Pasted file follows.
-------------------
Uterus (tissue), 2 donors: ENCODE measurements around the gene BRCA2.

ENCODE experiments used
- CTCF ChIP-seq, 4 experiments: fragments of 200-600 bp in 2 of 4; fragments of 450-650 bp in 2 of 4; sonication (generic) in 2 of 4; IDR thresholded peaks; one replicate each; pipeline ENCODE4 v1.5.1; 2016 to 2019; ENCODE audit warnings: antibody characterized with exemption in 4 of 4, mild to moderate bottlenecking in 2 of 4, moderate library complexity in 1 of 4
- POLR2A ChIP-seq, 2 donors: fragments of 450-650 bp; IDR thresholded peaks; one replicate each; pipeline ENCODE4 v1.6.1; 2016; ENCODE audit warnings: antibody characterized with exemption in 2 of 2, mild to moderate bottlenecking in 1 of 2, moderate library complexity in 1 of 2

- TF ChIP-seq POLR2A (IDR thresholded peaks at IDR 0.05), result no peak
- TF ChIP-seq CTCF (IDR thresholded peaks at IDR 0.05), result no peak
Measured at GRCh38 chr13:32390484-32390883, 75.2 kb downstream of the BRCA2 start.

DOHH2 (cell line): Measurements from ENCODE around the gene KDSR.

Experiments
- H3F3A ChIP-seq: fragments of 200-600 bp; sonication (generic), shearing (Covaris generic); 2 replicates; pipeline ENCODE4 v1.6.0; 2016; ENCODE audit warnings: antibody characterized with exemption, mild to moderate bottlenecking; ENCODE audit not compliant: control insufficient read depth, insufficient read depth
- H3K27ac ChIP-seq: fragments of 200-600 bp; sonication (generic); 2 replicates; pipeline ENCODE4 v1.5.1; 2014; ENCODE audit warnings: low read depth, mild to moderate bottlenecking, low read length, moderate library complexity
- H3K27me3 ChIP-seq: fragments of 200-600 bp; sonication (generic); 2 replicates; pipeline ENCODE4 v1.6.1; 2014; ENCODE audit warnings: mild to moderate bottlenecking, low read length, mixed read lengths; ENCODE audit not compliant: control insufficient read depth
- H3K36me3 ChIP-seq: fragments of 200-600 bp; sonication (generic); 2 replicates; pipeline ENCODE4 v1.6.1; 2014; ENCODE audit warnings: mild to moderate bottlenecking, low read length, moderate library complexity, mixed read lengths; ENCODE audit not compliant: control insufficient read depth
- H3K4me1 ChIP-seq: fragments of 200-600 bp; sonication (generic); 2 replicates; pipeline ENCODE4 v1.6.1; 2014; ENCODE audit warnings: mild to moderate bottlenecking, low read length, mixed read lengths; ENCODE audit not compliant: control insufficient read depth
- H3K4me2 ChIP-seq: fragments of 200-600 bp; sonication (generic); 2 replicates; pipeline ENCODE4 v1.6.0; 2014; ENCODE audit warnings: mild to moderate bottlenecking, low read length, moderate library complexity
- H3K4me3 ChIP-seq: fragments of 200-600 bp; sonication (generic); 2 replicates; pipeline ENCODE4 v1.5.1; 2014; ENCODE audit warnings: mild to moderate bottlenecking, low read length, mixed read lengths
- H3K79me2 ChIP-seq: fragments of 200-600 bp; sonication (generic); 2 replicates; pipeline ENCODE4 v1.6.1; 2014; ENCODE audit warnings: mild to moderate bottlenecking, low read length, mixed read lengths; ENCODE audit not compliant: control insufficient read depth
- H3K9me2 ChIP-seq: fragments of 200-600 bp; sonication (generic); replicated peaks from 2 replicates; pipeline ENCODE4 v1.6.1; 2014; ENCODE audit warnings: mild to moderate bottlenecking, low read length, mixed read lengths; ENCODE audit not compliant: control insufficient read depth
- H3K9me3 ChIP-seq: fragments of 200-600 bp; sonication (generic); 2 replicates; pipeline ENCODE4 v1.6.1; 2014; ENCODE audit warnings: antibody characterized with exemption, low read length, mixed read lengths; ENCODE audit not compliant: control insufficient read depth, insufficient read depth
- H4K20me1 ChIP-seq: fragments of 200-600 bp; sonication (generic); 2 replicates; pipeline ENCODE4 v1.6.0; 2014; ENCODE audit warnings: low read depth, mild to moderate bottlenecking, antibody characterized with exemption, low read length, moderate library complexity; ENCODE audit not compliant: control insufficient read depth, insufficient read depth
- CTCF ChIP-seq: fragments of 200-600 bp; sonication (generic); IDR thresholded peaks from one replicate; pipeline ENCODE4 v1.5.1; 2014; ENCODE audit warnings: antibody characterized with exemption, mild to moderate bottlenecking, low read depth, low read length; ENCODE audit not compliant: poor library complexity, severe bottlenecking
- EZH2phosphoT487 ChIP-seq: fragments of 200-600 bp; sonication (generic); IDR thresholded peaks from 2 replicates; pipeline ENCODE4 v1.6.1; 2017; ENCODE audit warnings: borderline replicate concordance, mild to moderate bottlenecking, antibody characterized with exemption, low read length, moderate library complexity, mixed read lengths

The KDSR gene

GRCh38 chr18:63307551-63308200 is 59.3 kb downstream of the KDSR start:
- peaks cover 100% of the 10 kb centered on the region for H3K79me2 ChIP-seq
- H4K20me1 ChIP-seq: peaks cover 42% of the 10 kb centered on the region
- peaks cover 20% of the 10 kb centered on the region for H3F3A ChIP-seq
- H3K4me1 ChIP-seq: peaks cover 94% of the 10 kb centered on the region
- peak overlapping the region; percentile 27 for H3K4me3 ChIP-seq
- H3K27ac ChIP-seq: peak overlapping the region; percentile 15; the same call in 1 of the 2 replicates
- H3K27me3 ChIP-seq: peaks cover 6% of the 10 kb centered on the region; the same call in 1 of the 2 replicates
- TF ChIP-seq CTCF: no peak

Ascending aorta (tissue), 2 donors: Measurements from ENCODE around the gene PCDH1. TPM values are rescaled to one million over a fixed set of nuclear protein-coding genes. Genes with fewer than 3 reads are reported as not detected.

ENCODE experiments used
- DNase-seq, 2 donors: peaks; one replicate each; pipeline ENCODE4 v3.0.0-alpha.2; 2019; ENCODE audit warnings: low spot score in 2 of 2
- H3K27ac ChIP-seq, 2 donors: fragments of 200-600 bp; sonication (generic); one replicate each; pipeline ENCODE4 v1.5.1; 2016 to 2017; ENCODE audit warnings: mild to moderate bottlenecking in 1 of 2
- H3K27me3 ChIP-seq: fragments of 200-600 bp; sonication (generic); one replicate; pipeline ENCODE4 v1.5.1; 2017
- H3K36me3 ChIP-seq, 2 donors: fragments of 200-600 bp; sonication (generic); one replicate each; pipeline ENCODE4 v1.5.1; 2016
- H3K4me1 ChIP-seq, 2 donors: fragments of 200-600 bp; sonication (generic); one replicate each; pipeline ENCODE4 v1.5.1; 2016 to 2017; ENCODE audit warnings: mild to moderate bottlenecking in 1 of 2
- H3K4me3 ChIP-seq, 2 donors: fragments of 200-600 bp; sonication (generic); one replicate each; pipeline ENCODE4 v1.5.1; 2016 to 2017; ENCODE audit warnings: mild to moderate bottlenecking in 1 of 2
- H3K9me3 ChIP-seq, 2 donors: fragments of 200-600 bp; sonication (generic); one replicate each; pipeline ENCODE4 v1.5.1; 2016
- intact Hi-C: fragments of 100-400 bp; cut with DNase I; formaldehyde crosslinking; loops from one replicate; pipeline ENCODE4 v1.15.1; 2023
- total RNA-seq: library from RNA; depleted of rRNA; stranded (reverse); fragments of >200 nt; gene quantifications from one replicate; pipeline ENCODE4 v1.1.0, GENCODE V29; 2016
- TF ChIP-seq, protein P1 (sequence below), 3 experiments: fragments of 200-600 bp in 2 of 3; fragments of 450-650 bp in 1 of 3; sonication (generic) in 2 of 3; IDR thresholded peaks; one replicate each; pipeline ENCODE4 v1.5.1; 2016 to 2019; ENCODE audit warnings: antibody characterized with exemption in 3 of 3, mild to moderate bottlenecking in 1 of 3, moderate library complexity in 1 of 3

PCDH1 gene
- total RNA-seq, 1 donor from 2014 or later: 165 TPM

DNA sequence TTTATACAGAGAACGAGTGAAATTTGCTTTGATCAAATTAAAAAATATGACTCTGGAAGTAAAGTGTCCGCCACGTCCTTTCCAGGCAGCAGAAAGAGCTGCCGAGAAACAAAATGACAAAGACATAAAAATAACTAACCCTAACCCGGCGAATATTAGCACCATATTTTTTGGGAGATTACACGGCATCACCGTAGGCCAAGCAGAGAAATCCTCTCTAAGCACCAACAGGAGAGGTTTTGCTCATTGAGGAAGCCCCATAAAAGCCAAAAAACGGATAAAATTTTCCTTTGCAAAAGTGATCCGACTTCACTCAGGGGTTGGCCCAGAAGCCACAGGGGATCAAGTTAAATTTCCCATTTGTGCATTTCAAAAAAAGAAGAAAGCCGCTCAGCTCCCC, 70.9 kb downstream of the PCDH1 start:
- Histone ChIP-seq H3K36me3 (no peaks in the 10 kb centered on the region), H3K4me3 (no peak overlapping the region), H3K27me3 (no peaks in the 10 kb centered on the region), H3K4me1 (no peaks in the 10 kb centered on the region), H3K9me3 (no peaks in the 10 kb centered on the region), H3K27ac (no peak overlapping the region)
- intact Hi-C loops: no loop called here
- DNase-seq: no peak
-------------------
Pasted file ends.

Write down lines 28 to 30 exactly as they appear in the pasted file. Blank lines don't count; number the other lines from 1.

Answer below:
- H3K4me1 ChIP-seq: peaks cover 94% of the 10 kb centered on the region
- peak overlapping the region; percentile 27 for H3K4me3 ChIP-seq
- H3K27ac ChIP-seq: peak overlapping the region; percentile 15; the same call in 1 of the 2 replicates